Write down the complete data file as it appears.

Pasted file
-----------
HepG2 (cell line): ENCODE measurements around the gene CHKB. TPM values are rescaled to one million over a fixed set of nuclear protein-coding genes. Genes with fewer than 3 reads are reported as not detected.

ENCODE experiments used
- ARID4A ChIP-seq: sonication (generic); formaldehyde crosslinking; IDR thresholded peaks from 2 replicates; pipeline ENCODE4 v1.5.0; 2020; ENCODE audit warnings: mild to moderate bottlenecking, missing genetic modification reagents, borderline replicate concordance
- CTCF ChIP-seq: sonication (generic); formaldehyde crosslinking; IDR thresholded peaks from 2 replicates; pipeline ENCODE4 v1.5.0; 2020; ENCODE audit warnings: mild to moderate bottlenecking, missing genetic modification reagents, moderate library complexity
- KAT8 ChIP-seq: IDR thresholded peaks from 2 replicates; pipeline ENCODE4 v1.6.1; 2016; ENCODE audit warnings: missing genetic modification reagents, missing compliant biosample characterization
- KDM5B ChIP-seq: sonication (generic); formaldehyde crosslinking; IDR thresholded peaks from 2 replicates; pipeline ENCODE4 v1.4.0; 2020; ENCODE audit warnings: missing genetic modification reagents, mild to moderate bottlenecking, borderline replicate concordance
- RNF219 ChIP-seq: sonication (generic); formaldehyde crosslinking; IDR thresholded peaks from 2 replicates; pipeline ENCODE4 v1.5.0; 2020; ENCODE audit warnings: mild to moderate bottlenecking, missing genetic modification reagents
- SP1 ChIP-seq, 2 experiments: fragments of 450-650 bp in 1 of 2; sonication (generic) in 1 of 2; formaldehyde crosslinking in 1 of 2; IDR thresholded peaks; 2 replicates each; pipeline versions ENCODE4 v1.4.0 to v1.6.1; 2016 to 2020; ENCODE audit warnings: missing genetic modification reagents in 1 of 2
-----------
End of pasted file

HepG2 (cell line): ENCODE measurements around the gene CHKB. TPM values are rescaled to one million over a fixed set of nuclear protein-coding genes. Genes with fewer than 3 reads are reported as not detected.

ENCODE experiments used
- ARID4A ChIP-seq: sonication (generic); formaldehyde crosslinking; IDR thresholded peaks from 2 replicates; pipeline ENCODE4 v1.5.0; 2020; ENCODE audit warnings: mild to moderate bottlenecking, missing genetic modification reagents, borderline replicate concordance
- CTCF ChIP-seq: sonication (generic); formaldehyde crosslinking; IDR thresholded peaks from 2 replicates; pipeline ENCODE4 v1.5.0; 2020; ENCODE audit warnings: mild to moderate bottlenecking, missing genetic modification reagents, moderate library complexity
- KAT8 ChIP-seq: IDR thresholded peaks from 2 replicates; pipeline ENCODE4 v1.6.1; 2016; ENCODE audit warnings: missing genetic modification reagents, missing compliant biosample characterization
- KDM5B ChIP-seq: sonication (generic); formaldehyde crosslinking; IDR thresholded peaks from 2 replicates; pipeline ENCODE4 v1.4.0; 2020; ENCODE audit warnings: missing genetic modification reagents, mild to moderate bottlenecking, borderline replicate concordance
- RNF219 ChIP-seq: sonication (generic); formaldehyde crosslinking; IDR thresholded peaks from 2 replicates; pipeline ENCODE4 v1.5.0; 2020; ENCODE audit warnings: mild to moderate bottlenecking, missing genetic modification reagents
- SP1 ChIP-seq, 2 experiments: fragments of 450-650 bp in 1 of 2; sonication (generic) in 1 of 2; formaldehyde crosslinking in 1 of 2; IDR thresholded peaks; 2 replicates each; pipeline versions ENCODE4 v1.4.0 to v1.6.1; 2016 to 2020; ENCODE audit warnings: missing genetic modification reagents in 1 of 2